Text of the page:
One thing about using nitrous oxide during labor

I’ve long thought that dental work has parallels to obstetrics in that finding a good doctor (or midwife? What would a tooth midwife be?) in either category can mean the difference between being OK with your regular appointments or being intensely fearful of going in to have anything checked out. My mouth is what I jokingly call a “million dollar mouth” insofar as it’ll eventually cost me a million dollars to fix all of the issues with my teeth. The last 2 months I’ve had ongoing tooth pain with my top molar– first, a chipped filling that resulted in a crown prep, a CAT scan that revealed the root canal that was done 2 years ago wasn’t done correctly, TWO root canals to try to clear up a massive infection that was raging in the neglected canal, and all of that culminated in having the damn tooth pulled last Friday. Seriously. All that work and the stupid thing was fractured and couldn’t be saved.

While spending hours and hours in the dentists’ chairs, I’ve written a version of this blog post over and over in my head–the problem being that I was under the influence of nitrous oxide, so when I came to me senses, the brilliant blog posts left my head. HOWEVER….I did have a MAJOR ah-ha moment on Friday that I needed to share.

See, as more and more hospitals and birth centers add nitrous oxide as a pain management option, there’s one thing that may be obvious about using it, but it may not be very obvious to everyone. Nitrous oxide requires active participation by the user in order for it to work; epidurals and analgesics work systemically without the user actively doing anything to feel an effect.

Bottom line? If you’re using nitrous for labor pain and anxiety management, you gotta breathe it in. The best results happen when you focus all of your attention on breathing in the “gas and air” mixture. If you don’t breathe it in, you’re not going to feel anything significant.

You see, when they were getting ready for the extraction, I really wasn’t feeling the effects of the NO2; it turns out, I wasn’t really breathing much because I was so nervous. After the nurse pointed out I needed to focus on my breath, it look less than 30 seconds of deep breathing to feel the wave of relaxation rush over me.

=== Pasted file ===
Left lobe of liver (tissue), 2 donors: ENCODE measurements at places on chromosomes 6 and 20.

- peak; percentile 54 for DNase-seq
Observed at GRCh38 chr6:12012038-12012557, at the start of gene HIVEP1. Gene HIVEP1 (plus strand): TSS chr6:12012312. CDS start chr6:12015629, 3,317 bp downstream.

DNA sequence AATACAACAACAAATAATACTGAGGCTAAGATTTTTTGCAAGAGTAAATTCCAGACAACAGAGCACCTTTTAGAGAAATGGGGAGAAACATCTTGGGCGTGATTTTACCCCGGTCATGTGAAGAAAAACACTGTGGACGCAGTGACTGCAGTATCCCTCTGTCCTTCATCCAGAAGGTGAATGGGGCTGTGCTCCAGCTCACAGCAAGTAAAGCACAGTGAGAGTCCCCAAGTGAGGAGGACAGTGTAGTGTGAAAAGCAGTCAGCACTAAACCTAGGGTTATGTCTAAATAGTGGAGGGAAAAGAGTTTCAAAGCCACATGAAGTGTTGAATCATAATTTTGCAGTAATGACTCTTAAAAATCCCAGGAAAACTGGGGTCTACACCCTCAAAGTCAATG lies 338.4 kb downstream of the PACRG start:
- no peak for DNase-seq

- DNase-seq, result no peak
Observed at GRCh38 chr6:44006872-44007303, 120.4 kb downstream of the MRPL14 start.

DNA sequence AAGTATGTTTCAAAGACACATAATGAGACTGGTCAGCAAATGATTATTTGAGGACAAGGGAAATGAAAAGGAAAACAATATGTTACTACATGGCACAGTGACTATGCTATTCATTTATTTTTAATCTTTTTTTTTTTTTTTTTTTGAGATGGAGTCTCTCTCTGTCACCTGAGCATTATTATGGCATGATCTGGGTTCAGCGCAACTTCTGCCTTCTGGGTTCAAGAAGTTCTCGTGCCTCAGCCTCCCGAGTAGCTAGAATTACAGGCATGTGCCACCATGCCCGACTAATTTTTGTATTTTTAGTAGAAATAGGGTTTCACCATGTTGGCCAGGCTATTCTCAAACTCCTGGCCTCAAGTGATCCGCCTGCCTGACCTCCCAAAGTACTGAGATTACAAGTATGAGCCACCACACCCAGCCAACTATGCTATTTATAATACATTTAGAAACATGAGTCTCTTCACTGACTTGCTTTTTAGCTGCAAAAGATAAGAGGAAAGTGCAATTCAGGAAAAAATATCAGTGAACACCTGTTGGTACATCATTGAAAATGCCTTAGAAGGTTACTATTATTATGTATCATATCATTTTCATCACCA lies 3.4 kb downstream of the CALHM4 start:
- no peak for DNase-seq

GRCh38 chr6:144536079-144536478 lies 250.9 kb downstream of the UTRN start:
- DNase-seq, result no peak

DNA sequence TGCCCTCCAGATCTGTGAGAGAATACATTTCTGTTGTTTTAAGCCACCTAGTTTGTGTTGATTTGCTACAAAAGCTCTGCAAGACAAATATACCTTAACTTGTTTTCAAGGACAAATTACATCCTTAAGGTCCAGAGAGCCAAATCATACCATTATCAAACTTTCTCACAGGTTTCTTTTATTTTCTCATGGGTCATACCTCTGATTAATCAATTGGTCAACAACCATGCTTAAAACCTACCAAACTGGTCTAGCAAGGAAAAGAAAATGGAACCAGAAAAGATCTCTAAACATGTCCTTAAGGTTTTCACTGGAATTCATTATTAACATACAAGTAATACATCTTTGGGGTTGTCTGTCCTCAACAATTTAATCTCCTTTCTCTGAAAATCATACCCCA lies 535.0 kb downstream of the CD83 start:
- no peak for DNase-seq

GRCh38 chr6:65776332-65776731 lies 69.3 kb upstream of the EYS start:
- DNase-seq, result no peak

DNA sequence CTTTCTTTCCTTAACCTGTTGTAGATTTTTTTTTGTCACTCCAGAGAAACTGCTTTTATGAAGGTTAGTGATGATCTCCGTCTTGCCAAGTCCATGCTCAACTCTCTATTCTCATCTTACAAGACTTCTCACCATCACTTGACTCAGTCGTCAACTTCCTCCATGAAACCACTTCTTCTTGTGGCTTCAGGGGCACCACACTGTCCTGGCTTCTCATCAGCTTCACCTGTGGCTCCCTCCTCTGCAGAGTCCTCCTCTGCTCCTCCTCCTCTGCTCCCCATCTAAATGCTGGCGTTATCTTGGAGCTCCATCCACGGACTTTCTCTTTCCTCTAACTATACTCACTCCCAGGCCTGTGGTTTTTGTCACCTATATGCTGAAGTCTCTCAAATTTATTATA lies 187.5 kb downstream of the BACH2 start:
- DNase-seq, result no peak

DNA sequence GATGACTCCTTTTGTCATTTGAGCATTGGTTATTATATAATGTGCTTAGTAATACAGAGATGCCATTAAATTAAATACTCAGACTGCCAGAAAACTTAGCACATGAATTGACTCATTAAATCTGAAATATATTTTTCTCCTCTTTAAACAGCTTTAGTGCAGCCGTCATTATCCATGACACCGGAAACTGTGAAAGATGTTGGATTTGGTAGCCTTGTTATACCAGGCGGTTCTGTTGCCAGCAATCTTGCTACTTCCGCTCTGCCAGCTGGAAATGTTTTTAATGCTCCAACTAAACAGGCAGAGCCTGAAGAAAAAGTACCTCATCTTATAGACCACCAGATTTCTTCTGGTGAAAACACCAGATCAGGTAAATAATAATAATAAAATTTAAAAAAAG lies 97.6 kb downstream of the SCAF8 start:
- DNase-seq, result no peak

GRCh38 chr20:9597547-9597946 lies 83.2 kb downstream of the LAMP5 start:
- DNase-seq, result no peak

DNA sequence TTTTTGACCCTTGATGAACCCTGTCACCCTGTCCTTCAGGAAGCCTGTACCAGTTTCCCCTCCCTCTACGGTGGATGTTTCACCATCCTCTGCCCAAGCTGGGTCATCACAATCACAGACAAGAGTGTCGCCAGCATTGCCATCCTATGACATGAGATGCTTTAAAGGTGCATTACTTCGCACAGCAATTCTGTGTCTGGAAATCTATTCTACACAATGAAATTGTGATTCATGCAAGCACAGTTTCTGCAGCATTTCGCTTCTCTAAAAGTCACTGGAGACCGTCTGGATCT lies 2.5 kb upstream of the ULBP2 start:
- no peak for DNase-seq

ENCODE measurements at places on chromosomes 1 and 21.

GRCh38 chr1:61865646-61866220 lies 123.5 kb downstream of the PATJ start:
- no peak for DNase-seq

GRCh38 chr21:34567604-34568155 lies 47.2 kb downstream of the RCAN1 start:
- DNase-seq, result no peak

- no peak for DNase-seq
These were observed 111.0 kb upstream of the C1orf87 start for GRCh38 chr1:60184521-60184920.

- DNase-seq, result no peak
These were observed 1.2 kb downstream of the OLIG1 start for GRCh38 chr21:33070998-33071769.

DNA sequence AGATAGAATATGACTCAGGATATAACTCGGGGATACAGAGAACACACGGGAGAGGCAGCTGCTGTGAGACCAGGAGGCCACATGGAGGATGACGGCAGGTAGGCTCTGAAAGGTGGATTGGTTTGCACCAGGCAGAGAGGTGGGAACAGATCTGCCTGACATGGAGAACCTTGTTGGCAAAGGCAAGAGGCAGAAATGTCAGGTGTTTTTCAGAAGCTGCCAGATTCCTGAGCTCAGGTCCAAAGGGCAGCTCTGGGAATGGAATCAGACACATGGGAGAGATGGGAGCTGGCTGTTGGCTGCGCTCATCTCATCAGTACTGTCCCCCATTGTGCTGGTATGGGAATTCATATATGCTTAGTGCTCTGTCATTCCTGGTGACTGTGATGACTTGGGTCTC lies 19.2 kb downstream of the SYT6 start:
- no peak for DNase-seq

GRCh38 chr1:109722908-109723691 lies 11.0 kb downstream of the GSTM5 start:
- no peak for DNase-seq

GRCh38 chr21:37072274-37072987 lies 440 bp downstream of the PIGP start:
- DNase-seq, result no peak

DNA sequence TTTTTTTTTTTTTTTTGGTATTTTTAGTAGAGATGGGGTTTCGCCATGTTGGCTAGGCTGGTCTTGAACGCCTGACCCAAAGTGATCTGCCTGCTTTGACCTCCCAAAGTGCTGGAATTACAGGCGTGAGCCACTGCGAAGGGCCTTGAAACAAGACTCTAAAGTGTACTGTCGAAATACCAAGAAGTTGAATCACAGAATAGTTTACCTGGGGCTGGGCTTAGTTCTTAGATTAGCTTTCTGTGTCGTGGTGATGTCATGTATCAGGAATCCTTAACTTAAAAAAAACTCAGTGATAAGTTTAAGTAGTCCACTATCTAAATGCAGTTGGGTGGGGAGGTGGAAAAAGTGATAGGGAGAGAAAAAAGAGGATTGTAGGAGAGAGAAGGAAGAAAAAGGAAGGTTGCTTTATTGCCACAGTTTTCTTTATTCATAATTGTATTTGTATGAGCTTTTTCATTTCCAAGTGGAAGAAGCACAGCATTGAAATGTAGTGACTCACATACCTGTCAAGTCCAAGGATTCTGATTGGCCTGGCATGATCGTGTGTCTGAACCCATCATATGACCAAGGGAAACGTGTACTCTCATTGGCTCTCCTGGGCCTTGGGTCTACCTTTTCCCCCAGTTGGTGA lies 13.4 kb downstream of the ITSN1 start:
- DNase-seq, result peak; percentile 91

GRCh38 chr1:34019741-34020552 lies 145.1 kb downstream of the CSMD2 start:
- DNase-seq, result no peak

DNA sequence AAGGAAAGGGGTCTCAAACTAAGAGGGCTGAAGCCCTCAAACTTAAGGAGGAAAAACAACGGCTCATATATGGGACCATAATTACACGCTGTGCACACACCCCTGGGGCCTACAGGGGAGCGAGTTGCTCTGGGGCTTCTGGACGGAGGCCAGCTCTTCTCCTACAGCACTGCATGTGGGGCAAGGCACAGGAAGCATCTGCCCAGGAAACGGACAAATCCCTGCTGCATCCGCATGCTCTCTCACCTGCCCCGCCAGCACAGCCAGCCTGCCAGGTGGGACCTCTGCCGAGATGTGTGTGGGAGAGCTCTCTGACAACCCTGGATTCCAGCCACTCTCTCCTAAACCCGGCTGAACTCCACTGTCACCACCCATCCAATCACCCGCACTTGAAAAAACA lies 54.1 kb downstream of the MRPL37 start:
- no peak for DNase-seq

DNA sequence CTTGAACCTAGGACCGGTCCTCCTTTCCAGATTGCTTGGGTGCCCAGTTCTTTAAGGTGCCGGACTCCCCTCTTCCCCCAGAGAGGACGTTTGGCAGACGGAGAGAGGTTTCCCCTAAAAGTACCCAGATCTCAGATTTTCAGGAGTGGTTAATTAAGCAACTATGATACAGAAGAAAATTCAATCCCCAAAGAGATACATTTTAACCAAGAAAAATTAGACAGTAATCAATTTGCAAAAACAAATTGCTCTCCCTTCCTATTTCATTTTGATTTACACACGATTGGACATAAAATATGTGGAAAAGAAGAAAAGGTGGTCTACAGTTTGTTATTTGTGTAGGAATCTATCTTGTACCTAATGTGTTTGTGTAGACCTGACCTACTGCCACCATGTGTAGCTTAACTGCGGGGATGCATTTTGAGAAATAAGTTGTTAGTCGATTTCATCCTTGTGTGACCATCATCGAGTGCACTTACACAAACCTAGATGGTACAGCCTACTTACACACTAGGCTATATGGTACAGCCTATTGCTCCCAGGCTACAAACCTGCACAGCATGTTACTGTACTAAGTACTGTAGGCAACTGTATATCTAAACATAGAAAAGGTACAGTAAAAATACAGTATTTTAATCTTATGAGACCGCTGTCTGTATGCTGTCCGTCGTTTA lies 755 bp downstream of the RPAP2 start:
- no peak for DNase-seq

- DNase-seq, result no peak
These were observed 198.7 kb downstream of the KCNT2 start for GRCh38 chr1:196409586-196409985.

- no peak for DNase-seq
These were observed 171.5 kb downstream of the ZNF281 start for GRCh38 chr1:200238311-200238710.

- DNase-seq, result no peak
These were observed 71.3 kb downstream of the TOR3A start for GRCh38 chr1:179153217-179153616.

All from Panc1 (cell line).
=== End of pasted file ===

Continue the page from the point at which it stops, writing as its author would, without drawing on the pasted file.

I needed to breathe.

So I do know that the mixture of nitrous to oxygen used during labor is different, and unlike the cannula (see the first picture) used by dentist offices, moms self-administer the nitrous oxide via a mask (see the second picture) or a mouthpiece (an example is shown in the third picture), but my point still holds: If you’re going to give nitrous oxide a whirl, you’ve gotta actually breathe it in, or it won’t work.

Breathe on, people!



What do you think about this? Have you tried “gas and air” during your labor and birth?  Is it something you want to use? 

Veronica Jacobsen, BA, CLC, CPST, LCCE, FACCE
Birth Doula, Certified Lactation Counselor, Child Passenger Safety Technician, Lamaze Certified Childbirth Educator, Fellow of the Academy of Certified Childbirth Educators

Opening BabyLove in September of 2011 has allowed me to build a space where all families can come to get good information in a caring, welcoming environment. I have found that not only do I love teaching more than ever, but I also really love running a business. Hopefully my passion for every aspect of BabyLove shines through.
I live in Richfield with my husband, and I am a mother of a two great children. When I can steal a few free moments, I love to go on adventures with my family, cook, garden, thrift, can, and craft.


  1. says

    I am glad this is becoming more of an option for women in labor. Personally, I panic with how it makes me feel, and that isn’t something I would want to stir up while coping with birth. Great points, though, that must be considered.

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